A group of us older-than-21-year-olds sit together in the class we will observe. A handout showing only 10 powerpoint slides gets us talking in nervous tones: “Is this ALL of the slides for today?” “No, that’s for two days.” And “I may need to rethink my slides.” The class begins with an introduction and group work. The students are fully engaged, as are the faculty and assistants. As the students work, we faculty discuss our observations and contrast with what we see in our reality: forward-facing classrooms limit student interactions and group size, lack of assistants leads to frustrated students and unanswered questions.
We take note that no devices were in use as the professor asks a student to summarize the point of the assignment, then moves on to the next topic.
After class, we gather in the “cookie room” in MAI to discuss further our observations, concerns, and curious questions. I got so many tidbits that I can’t scribble them all down. Twenty minutes later I find myself trying out some of the advice—and it works beautifully. I’m overjoyed as the students respond with continued discussion. It’s just another normal EoT day. Just like springtime returning.
Last week I was able to participate as a docent for two classrooms during Eyes on Teaching 2020. Since this was my first time participating, I picked two undergraduate courses to observe in buildings I had never visited on campus.
In advance of classroom visits, docents coordinate with observers and the instructor about the context, expectations, and goals of the course. After observing the course, small groups of faculty meet with each other and often the instructor that they have just observed to share thoughts, ask questions, and learn more about teaching students across our campus.
On Day 1, I rode my bike from the School of Information to the Steve Hicks School of Justice to meet my first group of classroom observers. We met in front of the Utopia theatre to observe Professor Diane Rhodes’s class “Foundations of Social Justice.” After a series of active and discussion-based learning techniques, she concluded the class session with an “exit ticket” technique (pictured below) to ask students more about their knowledge of the day’s topic “positionality” as a concept, and any further questions they might have about the week’s theme. By writing their names and ideas on a 3X5 card, the exit ticket allows instructors to capture immediate feedback about concepts covered in that day’s activities as well as take attendance for a large class.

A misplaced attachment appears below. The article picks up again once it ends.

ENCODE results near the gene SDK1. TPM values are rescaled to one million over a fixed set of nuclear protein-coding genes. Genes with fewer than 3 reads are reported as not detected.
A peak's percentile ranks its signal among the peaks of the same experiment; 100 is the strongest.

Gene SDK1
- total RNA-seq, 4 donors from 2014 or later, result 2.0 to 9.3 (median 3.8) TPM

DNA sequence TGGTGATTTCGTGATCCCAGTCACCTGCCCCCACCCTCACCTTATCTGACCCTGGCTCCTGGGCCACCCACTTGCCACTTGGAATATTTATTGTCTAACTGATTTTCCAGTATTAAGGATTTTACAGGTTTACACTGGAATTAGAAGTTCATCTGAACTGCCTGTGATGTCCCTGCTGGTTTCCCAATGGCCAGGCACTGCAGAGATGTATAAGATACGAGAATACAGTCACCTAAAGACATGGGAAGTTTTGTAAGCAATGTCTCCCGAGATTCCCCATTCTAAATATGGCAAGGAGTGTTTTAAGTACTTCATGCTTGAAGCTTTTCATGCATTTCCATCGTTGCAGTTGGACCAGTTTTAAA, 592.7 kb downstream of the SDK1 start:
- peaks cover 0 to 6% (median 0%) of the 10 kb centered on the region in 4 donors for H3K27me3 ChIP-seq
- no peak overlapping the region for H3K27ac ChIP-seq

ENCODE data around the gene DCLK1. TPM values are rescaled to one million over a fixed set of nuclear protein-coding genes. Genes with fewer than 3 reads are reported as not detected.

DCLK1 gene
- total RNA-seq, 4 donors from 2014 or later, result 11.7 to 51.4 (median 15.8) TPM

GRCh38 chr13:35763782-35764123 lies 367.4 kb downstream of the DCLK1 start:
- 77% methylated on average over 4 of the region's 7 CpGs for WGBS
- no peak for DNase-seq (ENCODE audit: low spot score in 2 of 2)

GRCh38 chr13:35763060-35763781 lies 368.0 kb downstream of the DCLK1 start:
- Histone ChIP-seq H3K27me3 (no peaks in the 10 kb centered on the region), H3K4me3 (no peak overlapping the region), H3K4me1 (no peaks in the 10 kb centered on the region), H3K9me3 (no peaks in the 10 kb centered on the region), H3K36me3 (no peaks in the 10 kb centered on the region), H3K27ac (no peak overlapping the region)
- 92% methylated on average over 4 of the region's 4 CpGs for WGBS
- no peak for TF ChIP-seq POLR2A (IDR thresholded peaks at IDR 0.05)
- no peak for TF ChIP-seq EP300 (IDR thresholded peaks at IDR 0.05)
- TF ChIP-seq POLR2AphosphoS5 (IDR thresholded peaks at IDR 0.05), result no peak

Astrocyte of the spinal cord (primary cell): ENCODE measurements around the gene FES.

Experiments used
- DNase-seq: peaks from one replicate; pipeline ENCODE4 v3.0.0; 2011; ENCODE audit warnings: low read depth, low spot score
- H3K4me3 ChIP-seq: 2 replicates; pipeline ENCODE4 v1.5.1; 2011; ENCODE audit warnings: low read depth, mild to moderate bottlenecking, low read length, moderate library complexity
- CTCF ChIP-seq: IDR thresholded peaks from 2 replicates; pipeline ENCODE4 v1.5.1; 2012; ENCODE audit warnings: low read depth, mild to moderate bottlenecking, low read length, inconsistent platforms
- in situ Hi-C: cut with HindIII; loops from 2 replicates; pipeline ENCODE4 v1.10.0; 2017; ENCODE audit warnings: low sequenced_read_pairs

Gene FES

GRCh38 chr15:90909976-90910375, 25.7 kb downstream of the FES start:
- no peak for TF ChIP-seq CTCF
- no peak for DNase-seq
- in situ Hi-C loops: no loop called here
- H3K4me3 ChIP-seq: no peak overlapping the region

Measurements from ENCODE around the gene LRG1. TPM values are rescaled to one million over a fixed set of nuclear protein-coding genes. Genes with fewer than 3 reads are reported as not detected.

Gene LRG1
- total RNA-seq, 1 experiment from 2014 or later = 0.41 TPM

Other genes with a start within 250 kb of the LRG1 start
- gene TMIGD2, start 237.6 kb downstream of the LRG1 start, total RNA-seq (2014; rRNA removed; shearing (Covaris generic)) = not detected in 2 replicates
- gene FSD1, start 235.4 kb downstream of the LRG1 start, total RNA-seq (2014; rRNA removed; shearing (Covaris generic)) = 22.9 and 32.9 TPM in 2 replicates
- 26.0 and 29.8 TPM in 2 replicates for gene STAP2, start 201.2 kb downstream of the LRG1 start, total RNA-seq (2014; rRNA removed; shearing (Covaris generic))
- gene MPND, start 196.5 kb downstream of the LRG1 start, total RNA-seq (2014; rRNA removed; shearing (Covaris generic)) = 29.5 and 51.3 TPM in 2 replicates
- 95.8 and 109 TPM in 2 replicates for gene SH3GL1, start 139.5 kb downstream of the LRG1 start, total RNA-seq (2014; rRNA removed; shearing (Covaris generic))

Professor Diane McDaniel Rhodes (Social Work) employs an “Exit Ticket” activity to gauge students’ understanding of the concepts covered in class. Photo by Amelia Acker.
In our debrief after the course with Professor Rhodes, a small group of observers were able to chat about her experience teaching undergraduates at UT, the students that enroll in social work courses, and exercises that engage students and making the most of our classrooms such as using the auditorium’s stage or the exit card technique. Each of the observers shared our own experiences with typical classroom size and room constraints they face when working in classrooms.
On Day 2, I met a new set of observers in the McCombs School of Business. We convened to observe Professor Katie Gray’s “Web Application Development” course for Management of Information Systems majors.
The first thing we noticed in Professor Gray’s class on web development was that students do not bring laptops to class! This was unexpected, but fascinating to observe. Instead of students using their own machines to follow along in class, Professor Gray uses a number of paper handouts and a screen projector of the Piazza learning management environment to look at programming assignments and resources for students. She also leverages the two large white boards beneath the dual screens so that students can track the day’s agenda and capture their own contributions to the lecture.
Photo Caption: Professor Katie Gray wrangles projections and good-old-fashioned dry erase boards in her computer-less web development course. Photo by Amelia Acker.
After the class during we met with Professor Gray and we were able to hear more about how the scaffolding from this class that results in a team project connects to another required course in the program series on project management. Not every student who takes web application development will be programming apps as part of their day-to-day work, but most will eventually work in teams developing and maintaining data-intensive products built with code--so managing development with communication and sharing success strategies in small teams is essential to accomplishing goals.
As an educator at UT, I was so grateful for these two days of peer teaching observations. Both classes gave me a window into teaching different kinds of content in diverse and engaging ways, as well as serving the many different kinds of students. It was a wonderful opportunity for us to witness the culture of teaching in action, see the passion and expertise that our colleagues bring to their classrooms, as well as getting a glimpse at the many unique places that learning happens on our campus every day.
If you would like more information about Eyes on Teaching, or would like to participate in the future, please reach out to firstname.lastname@example.org. We look forward to observing and reflecting with you in February 2021!
Sarah Schoonhoven (Associate Project Manager, Center for Teaching and Learning), Sarah works to create programming for instructors at the faculty, staff, and graduate student level in the UT Center for Teaching and Learning and strives to center the full, radical inclusion of LGBTQA+ students and instructors in her work.